Association of Open University Graduates
John Daniel

AOUG Vice-Chancellor Sir John Daniel Award for Education and Language Studies

John Daniel served as The Open University's Vice-Chancellor from 1990 to 2001. He was born in Surrey in 1942. After stints in Lancashire and Oxfordshire, he read Metallurgy at Oxford University and went on to study for a PhD in Paris. After witnessing the upheavals of 1968, Daniel became Assistant Professor at the University of Montreal, at the same time beginning to study for a Masters Degree in educational technology. The course involved a three month internship and Daniel managed to get a placement at The Open University in 1972. He recalled: ‘I think it’s not being grandiloquent to say I had a conversion on the road to Damascus. I was just absolutely overwhelmed by what was happening...I felt I’d seen the next generation of university.’

In 1990 Daniel was appointed as The Open University’s third Vice-Chancellor. He was knighted by The Queen for services to higher education in 1994 and holds thirty honorary doctorates from universities in seventeen countries. As well as overseeing the change in funding system, some of the issues Sir John remembers from his time at the OU were the changing relationship with the BBC, the move to course-based student registration and its decentralisation, the absorption of the Council for National Academic Awards into the OU as OU Validation Services and its Quality Support Centre which became the Centre for Higher Education Research and Information and the introduction of new technologies, including the creation of the Knowledge Media Institute and the integrating new systems and technologies into lifelong learning (INSTILL) project.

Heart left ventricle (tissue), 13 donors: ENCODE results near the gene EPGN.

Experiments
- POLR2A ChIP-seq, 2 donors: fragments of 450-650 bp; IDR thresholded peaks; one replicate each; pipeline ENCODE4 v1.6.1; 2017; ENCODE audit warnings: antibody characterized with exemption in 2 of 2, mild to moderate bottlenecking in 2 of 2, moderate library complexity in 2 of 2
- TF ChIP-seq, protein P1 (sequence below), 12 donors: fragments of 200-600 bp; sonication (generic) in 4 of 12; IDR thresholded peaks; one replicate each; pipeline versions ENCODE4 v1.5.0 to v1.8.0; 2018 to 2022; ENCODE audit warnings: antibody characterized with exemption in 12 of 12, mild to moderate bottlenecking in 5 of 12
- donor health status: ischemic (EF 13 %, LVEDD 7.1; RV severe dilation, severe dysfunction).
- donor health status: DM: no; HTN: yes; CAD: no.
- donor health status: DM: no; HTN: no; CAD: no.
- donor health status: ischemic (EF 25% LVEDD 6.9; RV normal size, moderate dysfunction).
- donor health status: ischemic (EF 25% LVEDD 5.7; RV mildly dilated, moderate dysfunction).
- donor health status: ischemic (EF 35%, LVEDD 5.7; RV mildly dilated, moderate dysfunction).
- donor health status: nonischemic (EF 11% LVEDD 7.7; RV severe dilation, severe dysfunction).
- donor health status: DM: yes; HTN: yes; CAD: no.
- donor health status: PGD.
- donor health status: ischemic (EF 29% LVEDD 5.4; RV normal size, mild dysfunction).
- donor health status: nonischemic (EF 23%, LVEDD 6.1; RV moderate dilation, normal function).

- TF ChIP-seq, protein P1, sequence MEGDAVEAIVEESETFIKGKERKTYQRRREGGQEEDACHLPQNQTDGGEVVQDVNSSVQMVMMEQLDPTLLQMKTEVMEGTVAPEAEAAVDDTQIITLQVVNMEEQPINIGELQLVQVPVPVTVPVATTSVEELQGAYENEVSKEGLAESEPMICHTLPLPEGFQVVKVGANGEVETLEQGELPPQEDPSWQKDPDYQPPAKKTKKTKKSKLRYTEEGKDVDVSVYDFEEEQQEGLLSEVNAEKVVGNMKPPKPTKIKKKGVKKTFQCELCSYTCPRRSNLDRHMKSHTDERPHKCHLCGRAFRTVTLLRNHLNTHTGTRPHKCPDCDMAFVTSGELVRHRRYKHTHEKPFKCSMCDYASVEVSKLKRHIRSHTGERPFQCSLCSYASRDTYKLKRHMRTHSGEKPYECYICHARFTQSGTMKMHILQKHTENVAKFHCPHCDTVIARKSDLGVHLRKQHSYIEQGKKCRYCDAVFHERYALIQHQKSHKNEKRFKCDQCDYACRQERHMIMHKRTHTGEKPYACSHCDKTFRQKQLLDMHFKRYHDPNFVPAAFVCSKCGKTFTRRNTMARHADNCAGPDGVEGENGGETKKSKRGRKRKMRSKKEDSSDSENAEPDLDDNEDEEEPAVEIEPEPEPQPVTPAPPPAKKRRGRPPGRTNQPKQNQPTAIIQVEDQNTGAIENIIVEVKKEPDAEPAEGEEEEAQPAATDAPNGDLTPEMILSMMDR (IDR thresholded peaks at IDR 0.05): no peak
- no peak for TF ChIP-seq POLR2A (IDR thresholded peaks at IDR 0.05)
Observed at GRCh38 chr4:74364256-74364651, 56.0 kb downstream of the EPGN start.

Sir John Daniel left the OU in 2001 to become UNESCO Assistant Director-General for Education and went on to become President of the Commonwealth of Learning sin 2004 and he became a Fellow of The Open University in 2002. Throughout his time at the OU and since, he has remained a strong supporter of AOUG. He understood our passion for our university and referred to AOUG in his Degree Ceremony addresses, encouraging new graduates to join the Association. He has given two of AOUG’s Foundation Lectures and been extremely well received on both occasions and so he was an obvious choice to give his name to our Award for Education and Language Studies which was first introduced in 2003.

Previous Winners
2015 Alison Gallagher
2014 Mark Mukorera
2013 Anne Pike
2012 George Damaskinidis
2011 Susan Bowers
2010 Esther Warnett
2009 Annelies Taylor
2008 Tatjana Dragivic
2007 Dr Janet Davies
2006 Jane Donati
2005 Colin Diggory
2004 Sophina  Besong Asong
2003 Jean Barnett